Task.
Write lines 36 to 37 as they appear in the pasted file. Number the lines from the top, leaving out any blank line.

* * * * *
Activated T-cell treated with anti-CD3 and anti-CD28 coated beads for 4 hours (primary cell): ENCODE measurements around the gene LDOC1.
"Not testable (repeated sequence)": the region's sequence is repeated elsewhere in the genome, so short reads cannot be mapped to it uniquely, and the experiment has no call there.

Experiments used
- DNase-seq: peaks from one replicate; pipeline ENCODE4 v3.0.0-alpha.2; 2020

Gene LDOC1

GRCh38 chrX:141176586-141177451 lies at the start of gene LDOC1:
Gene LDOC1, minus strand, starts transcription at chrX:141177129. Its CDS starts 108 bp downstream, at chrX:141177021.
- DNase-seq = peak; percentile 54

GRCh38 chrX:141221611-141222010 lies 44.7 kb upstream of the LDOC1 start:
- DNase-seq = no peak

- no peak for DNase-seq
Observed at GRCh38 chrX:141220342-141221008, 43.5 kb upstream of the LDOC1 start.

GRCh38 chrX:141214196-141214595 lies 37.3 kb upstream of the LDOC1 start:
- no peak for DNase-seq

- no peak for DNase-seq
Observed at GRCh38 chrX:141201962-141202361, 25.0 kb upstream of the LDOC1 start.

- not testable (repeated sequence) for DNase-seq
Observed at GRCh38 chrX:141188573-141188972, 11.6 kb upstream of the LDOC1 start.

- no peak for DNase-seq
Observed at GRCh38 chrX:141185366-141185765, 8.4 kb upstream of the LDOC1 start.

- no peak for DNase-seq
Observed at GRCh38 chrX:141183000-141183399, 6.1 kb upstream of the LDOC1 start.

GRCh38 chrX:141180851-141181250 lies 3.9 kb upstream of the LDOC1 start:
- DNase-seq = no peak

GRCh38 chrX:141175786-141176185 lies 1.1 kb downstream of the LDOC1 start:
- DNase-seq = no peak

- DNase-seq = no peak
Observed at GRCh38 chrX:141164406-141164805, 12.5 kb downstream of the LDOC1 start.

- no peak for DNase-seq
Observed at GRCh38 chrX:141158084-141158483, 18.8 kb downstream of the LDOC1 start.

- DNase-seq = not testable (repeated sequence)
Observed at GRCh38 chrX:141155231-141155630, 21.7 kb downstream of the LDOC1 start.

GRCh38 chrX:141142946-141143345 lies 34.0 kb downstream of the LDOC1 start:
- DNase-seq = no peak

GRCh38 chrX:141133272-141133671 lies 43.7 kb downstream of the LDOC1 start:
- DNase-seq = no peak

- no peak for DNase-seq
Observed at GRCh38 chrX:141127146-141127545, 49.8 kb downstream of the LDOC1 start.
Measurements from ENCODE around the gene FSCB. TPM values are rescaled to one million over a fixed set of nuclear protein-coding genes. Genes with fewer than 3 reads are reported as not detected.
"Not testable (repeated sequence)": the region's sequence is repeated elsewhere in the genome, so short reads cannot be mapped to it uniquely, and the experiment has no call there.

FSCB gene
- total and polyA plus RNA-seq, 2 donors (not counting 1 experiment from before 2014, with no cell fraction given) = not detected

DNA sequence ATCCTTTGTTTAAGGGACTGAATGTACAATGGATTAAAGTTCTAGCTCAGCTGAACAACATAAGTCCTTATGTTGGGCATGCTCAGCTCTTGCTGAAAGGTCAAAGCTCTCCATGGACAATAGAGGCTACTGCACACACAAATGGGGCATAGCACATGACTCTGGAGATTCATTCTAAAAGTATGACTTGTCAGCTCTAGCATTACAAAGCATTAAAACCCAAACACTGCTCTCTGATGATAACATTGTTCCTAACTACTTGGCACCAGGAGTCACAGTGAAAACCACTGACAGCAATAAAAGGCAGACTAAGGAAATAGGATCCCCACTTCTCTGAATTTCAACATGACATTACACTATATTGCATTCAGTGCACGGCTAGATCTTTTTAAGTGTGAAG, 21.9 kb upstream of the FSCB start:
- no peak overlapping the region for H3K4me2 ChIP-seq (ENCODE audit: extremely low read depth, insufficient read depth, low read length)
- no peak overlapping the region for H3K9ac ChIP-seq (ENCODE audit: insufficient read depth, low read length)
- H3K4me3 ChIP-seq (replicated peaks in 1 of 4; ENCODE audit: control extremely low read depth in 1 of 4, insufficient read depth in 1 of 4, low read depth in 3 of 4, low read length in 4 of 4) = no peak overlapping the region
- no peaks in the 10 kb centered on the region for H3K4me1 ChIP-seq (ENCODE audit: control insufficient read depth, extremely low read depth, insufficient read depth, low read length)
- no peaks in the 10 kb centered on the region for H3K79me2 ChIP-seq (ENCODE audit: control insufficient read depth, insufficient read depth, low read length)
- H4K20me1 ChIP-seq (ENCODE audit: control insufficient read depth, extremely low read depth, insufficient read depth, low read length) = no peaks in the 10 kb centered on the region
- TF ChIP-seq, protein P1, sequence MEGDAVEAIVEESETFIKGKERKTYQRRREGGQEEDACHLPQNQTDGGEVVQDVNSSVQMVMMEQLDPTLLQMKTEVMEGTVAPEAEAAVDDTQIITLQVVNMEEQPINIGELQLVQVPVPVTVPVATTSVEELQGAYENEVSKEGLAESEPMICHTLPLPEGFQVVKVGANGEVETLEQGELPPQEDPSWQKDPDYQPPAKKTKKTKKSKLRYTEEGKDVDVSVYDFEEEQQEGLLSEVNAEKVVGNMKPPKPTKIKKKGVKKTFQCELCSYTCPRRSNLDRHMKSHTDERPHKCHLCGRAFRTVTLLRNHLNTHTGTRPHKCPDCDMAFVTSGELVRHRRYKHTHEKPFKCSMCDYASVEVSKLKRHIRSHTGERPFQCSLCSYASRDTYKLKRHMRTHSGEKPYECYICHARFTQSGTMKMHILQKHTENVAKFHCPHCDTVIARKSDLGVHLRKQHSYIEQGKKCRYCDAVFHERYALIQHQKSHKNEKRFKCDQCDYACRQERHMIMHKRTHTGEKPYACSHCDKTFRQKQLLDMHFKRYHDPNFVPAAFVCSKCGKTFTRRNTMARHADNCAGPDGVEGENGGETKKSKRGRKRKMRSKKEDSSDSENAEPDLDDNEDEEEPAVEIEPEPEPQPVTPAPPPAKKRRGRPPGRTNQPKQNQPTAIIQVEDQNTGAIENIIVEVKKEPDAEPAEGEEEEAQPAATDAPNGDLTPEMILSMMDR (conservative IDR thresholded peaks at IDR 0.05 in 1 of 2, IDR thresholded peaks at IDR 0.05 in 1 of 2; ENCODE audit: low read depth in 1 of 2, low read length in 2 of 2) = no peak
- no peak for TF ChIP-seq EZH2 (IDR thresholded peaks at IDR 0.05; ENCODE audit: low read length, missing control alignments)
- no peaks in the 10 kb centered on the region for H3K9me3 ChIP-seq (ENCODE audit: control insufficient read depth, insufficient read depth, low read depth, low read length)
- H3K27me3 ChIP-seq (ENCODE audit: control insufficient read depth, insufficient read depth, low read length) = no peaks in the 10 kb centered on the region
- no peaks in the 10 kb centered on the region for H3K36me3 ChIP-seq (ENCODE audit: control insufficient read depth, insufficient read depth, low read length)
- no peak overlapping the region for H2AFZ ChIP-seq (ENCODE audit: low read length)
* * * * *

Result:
- DNase-seq = no peak

- no peak for DNase-seq